Source: Oliver Fischer

What does the body struggle with during intermittent fasting?
When we get up in the morning, our liver’s glucose storage is mostly empty. At the same time, cortisol, a stress hormone, increases so that we wake up. If our cortisol levels remain elevated, it has a negative impact on our body. A carbohydrate-based breakfast stabilises blood sugar and lowers cortisol levels. Another problem with intermittent fasting is that if you eat more in the second half of the day, more body fat is usually stored in the centre of the body, i.e. on the trunk and stomach. There are studies that now clearly show that intermittent fasting is more likely to lead to an increase in body fat because the most calories are consumed in the second half of the day. But we don’t need as much energy in the evening and at night because we aren’t as active.

So what’s the equation: fewer calories and more exercise equals weight loss?
Nutrition is much more complex than this simple equation. Many people who come to us for advice eat too few calories for their metabolism, but instead of losing weight, they may even gain weight, possibly because they’re under too much stress and are overworked. I think it’s nonsense to recommend a blanket calorie deficit.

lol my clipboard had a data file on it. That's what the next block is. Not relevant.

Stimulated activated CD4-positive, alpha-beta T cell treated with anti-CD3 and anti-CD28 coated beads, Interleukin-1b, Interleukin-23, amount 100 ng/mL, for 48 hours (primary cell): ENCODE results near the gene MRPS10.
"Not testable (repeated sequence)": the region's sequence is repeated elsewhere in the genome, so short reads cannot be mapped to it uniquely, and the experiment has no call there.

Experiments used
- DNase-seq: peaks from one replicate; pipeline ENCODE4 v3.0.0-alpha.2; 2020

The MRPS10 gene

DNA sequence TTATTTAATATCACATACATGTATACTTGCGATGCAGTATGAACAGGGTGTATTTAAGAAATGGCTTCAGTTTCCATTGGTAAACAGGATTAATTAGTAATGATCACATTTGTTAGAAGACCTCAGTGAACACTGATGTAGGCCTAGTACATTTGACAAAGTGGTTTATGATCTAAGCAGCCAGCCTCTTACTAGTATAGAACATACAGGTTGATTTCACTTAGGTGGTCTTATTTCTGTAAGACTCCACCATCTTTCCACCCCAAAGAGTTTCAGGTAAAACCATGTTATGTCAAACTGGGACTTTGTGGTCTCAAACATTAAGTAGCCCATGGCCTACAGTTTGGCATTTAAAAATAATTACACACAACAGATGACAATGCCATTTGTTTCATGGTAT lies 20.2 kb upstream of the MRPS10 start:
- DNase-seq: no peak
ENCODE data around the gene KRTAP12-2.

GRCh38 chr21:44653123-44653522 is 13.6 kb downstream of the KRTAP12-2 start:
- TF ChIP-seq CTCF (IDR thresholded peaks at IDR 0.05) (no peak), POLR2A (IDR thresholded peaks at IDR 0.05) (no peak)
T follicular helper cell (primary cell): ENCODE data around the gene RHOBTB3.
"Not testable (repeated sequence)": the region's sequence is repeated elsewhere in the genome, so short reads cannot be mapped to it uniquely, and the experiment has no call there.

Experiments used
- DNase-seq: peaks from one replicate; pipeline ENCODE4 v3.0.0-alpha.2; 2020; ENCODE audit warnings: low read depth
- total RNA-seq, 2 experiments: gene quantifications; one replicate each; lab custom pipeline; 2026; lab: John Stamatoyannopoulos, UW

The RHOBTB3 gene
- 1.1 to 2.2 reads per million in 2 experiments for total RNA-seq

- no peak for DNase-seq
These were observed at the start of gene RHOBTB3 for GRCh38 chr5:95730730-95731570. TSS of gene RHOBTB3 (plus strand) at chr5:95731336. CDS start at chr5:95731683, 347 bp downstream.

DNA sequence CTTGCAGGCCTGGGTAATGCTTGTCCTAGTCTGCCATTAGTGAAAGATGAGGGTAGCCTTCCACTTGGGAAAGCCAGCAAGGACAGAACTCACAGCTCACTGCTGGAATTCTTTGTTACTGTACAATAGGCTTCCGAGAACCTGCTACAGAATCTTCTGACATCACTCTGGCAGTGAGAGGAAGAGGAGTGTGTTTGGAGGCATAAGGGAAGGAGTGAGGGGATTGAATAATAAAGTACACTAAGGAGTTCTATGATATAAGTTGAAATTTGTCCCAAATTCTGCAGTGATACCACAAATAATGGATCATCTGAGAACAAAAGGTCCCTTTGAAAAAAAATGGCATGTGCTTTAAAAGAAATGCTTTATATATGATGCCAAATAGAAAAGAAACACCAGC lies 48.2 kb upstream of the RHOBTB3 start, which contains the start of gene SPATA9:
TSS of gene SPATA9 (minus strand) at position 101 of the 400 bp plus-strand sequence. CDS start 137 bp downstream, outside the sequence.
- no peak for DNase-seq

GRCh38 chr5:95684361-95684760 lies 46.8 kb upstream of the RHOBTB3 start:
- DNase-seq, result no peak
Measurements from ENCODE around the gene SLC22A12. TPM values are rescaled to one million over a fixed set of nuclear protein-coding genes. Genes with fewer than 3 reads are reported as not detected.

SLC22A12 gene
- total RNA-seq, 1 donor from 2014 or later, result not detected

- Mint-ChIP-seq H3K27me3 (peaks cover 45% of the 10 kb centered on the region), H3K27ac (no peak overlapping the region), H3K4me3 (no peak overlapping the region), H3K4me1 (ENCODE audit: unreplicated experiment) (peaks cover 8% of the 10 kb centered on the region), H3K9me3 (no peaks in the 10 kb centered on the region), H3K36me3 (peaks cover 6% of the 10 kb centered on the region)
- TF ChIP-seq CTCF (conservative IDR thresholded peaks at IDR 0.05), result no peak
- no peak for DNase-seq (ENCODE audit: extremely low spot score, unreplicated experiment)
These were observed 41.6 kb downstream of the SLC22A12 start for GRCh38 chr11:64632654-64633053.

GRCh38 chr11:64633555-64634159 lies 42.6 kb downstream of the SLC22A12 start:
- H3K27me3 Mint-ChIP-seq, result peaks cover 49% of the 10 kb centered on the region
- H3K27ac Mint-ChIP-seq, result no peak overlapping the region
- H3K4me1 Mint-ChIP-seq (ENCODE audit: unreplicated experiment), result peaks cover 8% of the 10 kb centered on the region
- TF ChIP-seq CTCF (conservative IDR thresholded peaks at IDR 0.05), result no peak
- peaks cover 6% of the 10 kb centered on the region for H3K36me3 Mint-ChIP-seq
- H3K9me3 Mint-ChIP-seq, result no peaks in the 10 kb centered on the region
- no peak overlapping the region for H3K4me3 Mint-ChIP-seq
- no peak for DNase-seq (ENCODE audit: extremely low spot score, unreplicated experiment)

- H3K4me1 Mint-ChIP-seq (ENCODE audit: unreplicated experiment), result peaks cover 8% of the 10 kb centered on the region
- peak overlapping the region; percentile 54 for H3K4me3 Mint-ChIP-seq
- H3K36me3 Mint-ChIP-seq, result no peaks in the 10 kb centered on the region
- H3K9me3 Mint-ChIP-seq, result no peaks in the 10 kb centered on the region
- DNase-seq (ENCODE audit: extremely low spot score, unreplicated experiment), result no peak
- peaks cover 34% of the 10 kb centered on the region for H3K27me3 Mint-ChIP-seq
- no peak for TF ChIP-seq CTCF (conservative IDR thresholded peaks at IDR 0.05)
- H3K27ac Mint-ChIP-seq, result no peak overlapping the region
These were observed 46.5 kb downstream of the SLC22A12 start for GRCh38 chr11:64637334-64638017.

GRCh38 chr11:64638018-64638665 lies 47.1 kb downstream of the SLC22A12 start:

Are there situations in which someone needs to eat more to lose weight?
Absolutely. It depends on where you want to lose weight. If someone wants to lose weight on their arms and legs, it can be helpful to consume more calories because in such cases it’s often about muscle regeneration and muscles recover better when they have enough nutrients. Even if someone isn’t eating enough, putting the body under stress, we sometimes recommend eating more.